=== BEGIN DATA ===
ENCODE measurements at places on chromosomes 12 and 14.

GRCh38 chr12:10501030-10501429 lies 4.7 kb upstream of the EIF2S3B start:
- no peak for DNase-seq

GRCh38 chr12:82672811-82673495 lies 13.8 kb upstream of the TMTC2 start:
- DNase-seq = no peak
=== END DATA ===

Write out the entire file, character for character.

ENCODE measurements at places on chromosomes 12 and 14.

GRCh38 chr12:10501030-10501429 lies 4.7 kb upstream of the EIF2S3B start:
- no peak for DNase-seq

GRCh38 chr12:82672811-82673495 lies 13.8 kb upstream of the TMTC2 start:
- DNase-seq = no peak